PopCap's head of studios Ed Allard has said that whilst his company is excited by the opportunities on the Android marketplace, the ecosystem needs to address some of its problems in order to become a better place to do business.
Speaking as part of a larger interview with GamesIndustry.biz, Allard spoke about the concerns expressed by IGDA over the terms and conditions imposed by the Amazon Android App Store, and how he felt that happy relationships between developers and Amazon would be crucial to its success.
"I absolutely understand. I understand," replied Allard when questioned Amazon's pricing policies.
[Amazon] need to be open and fair to the developers who are making great contentEd Allard, PopCap
"My general approach on that, and I certainly don't represent the business side of the company that really approached that and signed that deal, is that... My view is that anyone who wants to be successful in the Android marketplace needs to solve some of the handset marketplace fragmentation problems. And they need to be open and fair to the developers who are making great content.
"If you look at what's been successful on the iPhone App Store, it's not just all the big boys that are being successful there - it's the small out of nowhere developers that have the massive hits. So wherever they're starting, I think any successful marketplace has to evolve to be supportive of, and not take advantage of, the little guy.
"So I certainly get the concern, and I hope to see the entire Android marketplace, whether it's Amazon or others, evolve to a place that's a little more sane and well-understood for developers to navigate."
IGDA's concerns were centred on Amazon's controls on offering exclusivity and pricing, especially their potentially devastating effects on small developers. However, the huge market share which Android represents, should those marketplace issues be addressed, is a welcome prospect, Allard continued.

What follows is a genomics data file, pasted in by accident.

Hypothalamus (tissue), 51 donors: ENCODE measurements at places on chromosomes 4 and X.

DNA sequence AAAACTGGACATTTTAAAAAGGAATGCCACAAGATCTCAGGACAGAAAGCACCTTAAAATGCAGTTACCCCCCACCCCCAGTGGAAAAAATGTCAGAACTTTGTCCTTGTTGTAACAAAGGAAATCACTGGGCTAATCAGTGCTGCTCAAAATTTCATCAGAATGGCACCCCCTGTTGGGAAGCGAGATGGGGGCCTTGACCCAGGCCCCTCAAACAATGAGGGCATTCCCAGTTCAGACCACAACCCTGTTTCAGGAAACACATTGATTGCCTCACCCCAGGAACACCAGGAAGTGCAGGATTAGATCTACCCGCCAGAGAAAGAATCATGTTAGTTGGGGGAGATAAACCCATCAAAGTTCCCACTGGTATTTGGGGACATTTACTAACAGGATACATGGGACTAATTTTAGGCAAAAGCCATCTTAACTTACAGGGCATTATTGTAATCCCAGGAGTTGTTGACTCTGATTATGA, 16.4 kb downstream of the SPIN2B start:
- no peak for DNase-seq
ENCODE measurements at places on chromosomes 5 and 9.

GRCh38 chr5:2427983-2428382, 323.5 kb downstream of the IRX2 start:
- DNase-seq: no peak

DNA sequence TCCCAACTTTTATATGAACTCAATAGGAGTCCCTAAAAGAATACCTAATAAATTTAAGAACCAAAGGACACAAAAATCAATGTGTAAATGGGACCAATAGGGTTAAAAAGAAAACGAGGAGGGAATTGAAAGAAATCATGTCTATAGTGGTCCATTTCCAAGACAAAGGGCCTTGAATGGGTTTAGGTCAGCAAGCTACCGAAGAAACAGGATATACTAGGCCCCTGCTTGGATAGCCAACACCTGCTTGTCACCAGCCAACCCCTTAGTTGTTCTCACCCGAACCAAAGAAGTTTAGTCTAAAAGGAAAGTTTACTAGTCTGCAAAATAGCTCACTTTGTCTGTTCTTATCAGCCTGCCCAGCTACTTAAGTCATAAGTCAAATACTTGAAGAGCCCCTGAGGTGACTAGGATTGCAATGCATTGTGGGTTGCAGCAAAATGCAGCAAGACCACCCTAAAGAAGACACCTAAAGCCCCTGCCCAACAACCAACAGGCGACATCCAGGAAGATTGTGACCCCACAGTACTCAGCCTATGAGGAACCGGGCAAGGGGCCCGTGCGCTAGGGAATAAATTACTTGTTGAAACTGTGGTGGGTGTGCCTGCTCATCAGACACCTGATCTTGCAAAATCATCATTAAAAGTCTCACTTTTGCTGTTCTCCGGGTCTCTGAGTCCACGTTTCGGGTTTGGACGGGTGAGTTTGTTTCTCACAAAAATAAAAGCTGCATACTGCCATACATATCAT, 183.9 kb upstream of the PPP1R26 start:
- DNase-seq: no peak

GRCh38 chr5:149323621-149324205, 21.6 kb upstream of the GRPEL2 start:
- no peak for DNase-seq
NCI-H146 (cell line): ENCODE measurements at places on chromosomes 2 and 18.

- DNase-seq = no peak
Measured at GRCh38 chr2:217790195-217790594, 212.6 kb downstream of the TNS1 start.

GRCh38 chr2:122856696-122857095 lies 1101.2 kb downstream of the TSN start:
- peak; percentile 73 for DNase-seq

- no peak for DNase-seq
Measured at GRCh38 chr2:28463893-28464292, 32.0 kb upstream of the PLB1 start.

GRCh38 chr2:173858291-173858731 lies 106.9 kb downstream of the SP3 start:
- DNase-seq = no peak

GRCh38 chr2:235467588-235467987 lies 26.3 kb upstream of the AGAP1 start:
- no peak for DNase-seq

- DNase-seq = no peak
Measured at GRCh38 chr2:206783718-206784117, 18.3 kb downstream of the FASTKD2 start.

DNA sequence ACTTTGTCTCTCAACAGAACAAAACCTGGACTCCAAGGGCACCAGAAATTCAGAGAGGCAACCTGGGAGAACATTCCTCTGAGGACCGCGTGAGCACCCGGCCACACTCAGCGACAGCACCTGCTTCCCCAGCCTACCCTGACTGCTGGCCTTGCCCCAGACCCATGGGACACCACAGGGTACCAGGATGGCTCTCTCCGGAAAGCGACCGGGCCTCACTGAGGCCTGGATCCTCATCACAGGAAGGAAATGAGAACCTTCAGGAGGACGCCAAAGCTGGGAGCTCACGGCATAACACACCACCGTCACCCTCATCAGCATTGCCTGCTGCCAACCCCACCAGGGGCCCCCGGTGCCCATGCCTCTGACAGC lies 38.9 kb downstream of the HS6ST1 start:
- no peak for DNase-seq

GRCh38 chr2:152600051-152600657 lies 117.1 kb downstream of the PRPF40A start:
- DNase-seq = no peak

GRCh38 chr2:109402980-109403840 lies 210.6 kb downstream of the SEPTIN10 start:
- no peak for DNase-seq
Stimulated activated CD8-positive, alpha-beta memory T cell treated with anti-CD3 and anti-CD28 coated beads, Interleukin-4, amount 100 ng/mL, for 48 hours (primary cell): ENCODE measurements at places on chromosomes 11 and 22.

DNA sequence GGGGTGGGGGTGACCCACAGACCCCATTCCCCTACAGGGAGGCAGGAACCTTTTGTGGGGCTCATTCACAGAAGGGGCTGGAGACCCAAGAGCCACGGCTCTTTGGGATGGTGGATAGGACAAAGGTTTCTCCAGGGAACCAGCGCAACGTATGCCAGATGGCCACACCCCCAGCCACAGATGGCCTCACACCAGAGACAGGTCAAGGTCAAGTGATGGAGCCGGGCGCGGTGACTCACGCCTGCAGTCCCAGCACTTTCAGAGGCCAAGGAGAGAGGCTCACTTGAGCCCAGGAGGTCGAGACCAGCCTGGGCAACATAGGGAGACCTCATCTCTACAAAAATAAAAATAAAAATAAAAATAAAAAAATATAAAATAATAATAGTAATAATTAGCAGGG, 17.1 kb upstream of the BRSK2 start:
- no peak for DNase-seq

"In general, PopCap is really excited about the Android platform. Despite the challenges that we discussed around navigating space, Android is going to be a great way to reach a lot of people with our games. That's what we do this for, so we're committed to figuring out how to be there in the right way for our games and our customers as the platform evolves.
"We're really excited about the Amazon marketplace opportunity. Ultimately, we're there because we think that it's going to be a great experience for customers, and a great way to find and buy games that they love that they can be sure will work on their devices."
Elsewhere in the interview, Allard spoke about the other main concern which the Android market presents: the disparity and fragmentation of devices which Google's adherence to an open-source platform has encouraged.
"One of the challenges which we see moving forward is that games are moving away from a world where you ship version one and then you walk away and you work on a different game. If you look at any successful game, be it our game or Angry Birds, the frequency of updates, with new versions, content and features going in, it's sort of ongoing relationship that you're building with your players through the game.
"So the fragmentation that exists, while the competition is great, if you think about trying to evolve the game over time in a world where you've got such disparate marketplaces and you've got different builds for different devices, or you've got builds for different platforms - even just managing or updating N-number of builds across all these carriers or marketplaces - the complications get in the way of this ongoing, evolving relationship between the game and the customer.
"That's the sort of thing that we're challenged with in terms of the fragmentation, is just making sure that we can evolve our games in a way that doesn't get too bogged down in the process of managing all the SKUs."